The Market Today

Jobless Claims Show Noisy State-Level Numbers, but Generally Better Results

by Craig Dismuke, Dudley Carter


Jobless Claims Show Noisy State-Level Numbers, but Generally Better Results: Initial jobless claims for the week ending June 26 bettered expectations falling 51k to 364k, the lowest level of the pandemic, as 35 states reported improvement.  Initial pandemic-program claims rose 3k to 115k. Traditional, state-level continuing claims for the week ending June 19 disappointed by rising 56k to 3.47 million.  However, 34 states reported lower continuing claims but were offset by a 72k increase reported by California.  The pandemic-related continuing claims programs fell 27k to 11.2 million for the week ending June 12. The states opting to ending the pandemic UI programs early generally saw their pandemic-programs totals decline, particularly those with earlier expiration dates.  However, Texas, which is scheduled to end their programs June 26, reported a 270k increase between the two programs (PUA and PEUC).  States not ending their pandemic-programs early also saw generally better results, although volatility in California’s reporting continued to create noisy results.

Manufacturing, Construction, and Auto Sales: The June ISM Manufacturing Index (9:00 a.m. CT) is expected to inch lower but remain elevated.  If correct, the focus will be on the price indices and the indicators of the supply chain backlog. May’s construction spending data (9:00 a.m.) are expected to increase 0.4% MoM.  While residential construction has been hot, almost all categories of non-residential construction have continued lower. And still hampered by scant supply, May’s auto sales are projected to drop again.



Stocks and Yields Were Mixed Wednesday, Closing Out Month Impacted by Fed’s Pivot Towards Post-Pandemic Policy Normalization: The major U.S. equity indices capped off another solid quarterly gain with a mixed finish for the month of June. The Dow led Wednesday with a 0.6% gain but trailed for the month with a marginal 0.1% decline. The S&P 500 rose 0.1% yesterday, capping off a 2.2% monthly gain. The Nasdaq, which outperformed in June with a 5.5% gain, slipped 0.2% to end the month. For the quarter, however, the Dow, S&P 500, and Nasdaq all posted solid gains, rising 4.6%, 8.2%, and 9.5%, respectively. Data Wednesday predicted another solid month of recovery for the labor market in June and showed an unexpected bounce for pending home sales. Strong quarterly trading results reflected a strengthening recovery amid strong fiscal support and an easing pandemic. Despite sizeable intraday declines, attributed primarily to month-end rebalancing and positioning, Treasury yields ended little changed. For the month, however, the 2-year yield rose 10.7 bps to 0.25%, near its highest level since March 2020, while the 10-year yield slid 12.7 bps to 1.47%, near the bottom of a four-month trading range. The monthly flattening of the 2-year, 10-year Treasury spread, from 145 bps to 122 bps, reflected the Fed’s pivot towards contemplating normalizing policy as the U.S. recovery gains steam.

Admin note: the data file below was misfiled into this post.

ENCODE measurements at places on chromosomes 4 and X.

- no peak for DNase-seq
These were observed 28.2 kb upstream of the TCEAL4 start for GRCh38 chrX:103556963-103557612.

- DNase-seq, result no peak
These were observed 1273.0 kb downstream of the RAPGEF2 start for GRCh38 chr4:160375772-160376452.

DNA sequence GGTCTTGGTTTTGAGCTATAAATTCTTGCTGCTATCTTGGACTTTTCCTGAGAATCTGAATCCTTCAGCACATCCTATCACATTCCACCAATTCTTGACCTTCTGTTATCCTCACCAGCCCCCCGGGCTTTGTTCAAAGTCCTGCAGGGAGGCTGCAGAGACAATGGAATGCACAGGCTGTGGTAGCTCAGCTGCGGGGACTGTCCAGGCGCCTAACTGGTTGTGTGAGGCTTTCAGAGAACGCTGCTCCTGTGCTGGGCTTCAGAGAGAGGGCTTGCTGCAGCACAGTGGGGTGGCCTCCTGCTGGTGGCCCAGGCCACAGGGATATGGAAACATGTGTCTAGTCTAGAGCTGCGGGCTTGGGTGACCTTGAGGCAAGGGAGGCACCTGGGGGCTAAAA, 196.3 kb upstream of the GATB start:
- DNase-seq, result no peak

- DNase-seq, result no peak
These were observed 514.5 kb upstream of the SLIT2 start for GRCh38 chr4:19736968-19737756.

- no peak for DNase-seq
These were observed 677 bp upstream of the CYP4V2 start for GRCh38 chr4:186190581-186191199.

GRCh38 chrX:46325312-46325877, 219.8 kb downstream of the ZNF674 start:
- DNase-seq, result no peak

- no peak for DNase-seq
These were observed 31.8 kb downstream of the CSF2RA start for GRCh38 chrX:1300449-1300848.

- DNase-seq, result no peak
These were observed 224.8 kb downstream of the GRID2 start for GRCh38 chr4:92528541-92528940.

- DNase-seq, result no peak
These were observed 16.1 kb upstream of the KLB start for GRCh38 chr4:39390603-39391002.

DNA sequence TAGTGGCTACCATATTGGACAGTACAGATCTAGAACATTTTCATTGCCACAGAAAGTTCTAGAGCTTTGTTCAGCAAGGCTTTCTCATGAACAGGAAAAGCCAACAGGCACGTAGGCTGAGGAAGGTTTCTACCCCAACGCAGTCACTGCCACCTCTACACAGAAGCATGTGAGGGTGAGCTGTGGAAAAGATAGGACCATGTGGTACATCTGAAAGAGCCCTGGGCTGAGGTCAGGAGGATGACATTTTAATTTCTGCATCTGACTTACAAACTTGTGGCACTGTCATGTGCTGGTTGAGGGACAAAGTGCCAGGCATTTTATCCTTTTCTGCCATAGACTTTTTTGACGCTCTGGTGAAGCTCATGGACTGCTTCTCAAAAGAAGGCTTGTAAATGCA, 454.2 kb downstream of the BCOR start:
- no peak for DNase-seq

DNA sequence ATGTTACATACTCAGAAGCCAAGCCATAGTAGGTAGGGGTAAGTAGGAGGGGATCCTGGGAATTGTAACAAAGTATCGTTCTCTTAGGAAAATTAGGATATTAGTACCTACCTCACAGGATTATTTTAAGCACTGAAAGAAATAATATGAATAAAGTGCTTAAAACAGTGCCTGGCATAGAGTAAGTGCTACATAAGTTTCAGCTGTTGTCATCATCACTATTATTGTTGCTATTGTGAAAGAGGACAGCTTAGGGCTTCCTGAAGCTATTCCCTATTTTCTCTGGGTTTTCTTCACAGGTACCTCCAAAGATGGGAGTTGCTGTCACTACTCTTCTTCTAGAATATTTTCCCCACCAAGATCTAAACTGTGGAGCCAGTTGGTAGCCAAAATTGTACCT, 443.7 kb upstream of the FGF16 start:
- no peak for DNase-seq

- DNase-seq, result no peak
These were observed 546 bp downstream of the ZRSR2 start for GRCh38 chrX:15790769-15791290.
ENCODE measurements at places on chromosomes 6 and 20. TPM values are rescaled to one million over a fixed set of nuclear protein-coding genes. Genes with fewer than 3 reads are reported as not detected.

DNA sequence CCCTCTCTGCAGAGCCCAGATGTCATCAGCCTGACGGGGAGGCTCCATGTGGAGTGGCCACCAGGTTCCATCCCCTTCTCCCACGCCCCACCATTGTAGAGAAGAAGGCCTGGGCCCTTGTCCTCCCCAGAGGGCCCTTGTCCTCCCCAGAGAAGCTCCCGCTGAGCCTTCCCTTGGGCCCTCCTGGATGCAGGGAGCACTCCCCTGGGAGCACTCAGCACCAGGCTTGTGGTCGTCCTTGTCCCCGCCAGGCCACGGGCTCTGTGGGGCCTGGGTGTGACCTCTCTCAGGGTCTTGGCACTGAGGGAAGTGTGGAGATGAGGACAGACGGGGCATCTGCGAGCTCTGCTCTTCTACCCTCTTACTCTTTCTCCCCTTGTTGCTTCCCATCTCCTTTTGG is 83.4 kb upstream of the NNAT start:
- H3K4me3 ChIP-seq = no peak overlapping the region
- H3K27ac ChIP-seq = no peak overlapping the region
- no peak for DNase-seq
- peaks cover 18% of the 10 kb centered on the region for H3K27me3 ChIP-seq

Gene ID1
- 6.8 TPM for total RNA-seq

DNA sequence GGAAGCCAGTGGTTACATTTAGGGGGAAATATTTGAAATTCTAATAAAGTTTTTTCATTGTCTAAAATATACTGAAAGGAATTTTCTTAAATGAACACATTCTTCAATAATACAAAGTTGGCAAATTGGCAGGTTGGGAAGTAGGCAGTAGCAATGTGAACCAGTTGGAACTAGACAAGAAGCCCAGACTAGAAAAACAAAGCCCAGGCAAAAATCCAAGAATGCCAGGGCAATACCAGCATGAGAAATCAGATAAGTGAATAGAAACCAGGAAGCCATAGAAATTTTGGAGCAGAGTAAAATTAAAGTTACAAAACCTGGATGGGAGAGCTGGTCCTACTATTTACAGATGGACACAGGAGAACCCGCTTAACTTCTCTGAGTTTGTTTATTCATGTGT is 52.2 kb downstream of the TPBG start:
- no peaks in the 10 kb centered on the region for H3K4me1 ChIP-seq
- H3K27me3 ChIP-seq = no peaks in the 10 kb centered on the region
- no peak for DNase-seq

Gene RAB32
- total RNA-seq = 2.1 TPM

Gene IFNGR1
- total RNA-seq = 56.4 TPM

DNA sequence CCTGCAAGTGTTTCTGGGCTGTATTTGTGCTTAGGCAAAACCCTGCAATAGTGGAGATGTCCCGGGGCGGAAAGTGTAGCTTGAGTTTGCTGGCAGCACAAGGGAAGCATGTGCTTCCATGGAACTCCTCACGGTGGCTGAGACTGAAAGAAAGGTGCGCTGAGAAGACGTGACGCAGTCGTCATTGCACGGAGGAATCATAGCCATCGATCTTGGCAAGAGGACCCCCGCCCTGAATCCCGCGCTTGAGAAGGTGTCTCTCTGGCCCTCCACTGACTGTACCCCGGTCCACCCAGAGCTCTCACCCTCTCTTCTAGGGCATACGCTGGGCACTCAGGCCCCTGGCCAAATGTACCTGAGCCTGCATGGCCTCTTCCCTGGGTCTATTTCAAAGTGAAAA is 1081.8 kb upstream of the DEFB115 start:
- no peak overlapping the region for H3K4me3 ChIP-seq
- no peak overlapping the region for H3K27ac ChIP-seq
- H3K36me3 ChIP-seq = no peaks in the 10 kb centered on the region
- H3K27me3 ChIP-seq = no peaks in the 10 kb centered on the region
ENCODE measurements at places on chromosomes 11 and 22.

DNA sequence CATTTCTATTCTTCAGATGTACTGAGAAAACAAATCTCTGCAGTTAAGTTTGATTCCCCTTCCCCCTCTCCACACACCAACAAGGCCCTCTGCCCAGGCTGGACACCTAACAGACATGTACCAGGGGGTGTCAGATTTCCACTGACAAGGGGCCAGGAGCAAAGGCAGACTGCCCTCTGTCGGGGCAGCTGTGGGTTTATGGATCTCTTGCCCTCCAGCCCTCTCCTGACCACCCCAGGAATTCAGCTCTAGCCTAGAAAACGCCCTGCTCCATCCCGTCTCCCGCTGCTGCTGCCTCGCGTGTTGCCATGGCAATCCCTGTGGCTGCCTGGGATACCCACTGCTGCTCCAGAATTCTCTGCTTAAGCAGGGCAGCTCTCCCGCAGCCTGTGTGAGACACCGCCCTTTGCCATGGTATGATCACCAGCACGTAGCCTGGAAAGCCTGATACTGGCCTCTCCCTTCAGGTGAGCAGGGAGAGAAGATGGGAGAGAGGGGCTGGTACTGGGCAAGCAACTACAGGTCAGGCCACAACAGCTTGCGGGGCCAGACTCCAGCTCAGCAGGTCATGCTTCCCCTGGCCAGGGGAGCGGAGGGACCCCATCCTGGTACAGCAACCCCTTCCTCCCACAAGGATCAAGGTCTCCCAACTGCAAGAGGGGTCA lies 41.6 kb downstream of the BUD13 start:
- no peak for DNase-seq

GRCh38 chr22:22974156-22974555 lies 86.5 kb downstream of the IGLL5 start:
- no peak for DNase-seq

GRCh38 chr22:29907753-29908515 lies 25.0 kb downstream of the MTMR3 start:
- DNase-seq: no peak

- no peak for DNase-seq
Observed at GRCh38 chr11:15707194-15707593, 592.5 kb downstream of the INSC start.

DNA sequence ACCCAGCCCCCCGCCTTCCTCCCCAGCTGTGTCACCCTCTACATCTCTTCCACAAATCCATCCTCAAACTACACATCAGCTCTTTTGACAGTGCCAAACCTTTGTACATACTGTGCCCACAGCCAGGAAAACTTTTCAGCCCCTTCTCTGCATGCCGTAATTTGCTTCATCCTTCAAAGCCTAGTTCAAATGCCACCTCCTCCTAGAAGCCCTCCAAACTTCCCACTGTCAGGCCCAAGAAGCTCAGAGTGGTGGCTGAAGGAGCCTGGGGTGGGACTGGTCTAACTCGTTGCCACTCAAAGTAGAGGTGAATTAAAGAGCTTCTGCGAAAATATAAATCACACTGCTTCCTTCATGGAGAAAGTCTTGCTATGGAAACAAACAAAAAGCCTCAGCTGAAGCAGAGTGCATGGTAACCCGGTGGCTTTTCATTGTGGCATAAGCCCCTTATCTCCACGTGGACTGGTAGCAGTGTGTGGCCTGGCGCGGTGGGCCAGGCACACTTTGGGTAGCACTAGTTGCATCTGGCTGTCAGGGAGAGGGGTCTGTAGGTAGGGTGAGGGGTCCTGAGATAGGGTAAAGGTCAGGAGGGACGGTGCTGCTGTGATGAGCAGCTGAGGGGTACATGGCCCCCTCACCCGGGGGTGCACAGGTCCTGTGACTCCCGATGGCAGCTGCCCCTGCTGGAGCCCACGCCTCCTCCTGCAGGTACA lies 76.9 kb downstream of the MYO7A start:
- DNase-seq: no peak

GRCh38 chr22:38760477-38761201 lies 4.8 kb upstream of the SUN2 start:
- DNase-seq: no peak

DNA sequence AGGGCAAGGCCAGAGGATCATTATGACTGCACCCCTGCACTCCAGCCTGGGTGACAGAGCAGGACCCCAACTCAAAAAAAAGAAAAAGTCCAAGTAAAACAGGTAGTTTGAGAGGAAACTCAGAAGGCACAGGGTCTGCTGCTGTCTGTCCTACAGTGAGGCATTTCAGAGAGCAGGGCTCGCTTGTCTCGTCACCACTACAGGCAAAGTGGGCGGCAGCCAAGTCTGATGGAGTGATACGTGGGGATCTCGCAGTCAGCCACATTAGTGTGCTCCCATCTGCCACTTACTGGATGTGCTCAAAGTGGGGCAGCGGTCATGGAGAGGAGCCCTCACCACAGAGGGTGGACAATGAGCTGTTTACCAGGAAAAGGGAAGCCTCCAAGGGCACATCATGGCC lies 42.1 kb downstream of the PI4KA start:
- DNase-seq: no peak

Global equities continue to produce mixed results Thursday as the second half of the year gets underway. National indices in Asia were mostly lower while Europe’s Stoxx 600 had added 0.4% around 7 a.m. CT. A second survey showed manufacturing activity in China slowed from May to June. However, Markit’s preliminary estimate of manufacturing activity in Europe, already at a record in data stretching back to 1997, was revised up 0.3 to 63.4. Sovereign yields made mixed moves heading into the weekly U.S. jobless claims and Treasurys were essentially flat on the day. Despite a lack of excitement in those markets, oil prices have rallied sharply overnight to send U.S. WTI above $75 a barrel, its highest level since October 2018. OPEC is currently meeting to discuss forward output levels, with early reports of gradual, and potentially conditional, increases giving prices some support.


Pending Home Sales Jumped in May After Steady Slowing to Start 2021: Excluding a surprisingly strong recovery in May 2020 after activity plunged in March and April, May’s 8.0% gain to a four-month high, compared with estimates for a 1% decline, was the widest beat of expectations since 2008. A steady decline in mortgage purchase applications has unfolded since January and pointed to continued weakness in home sales in May. Pending sales, however, jumped strongly in all four geographic regions, indicating broad strength in monthly demand for housing. The National Association of Realtors’ top economist said the monthly gain, in the face of surging prices, “was indeed a surprise.” He added, “The housing market is attracting buyers due to the decline in mortgage rates…and from an uptick in listings.” After some slowing in sales activity to start 2021, months of supply had eased from a record low of 1.9 in January to a still-tight 2.5 as of May.

Fed’s Kaplan (2023 Voter) Sees “Broadening of Price Pressures”: Dallas Fed President Kaplan said he still expects some of the recent rise of inflation to be temporary, but also believes, “We’re seeing a broadening of price pressures that are rippling into a broader range of items.” He said the ADP jobs report released earlier Wednesday was in line with his forecasts, clarifying that while he expects the labor market recovery to continue he isn’t anticipating “explosive” monthly job gains. He said he would prefer beginning the tapering process before the end of the year to allow for a more measured pace and mitigate the risk of having to be more aggressive later.

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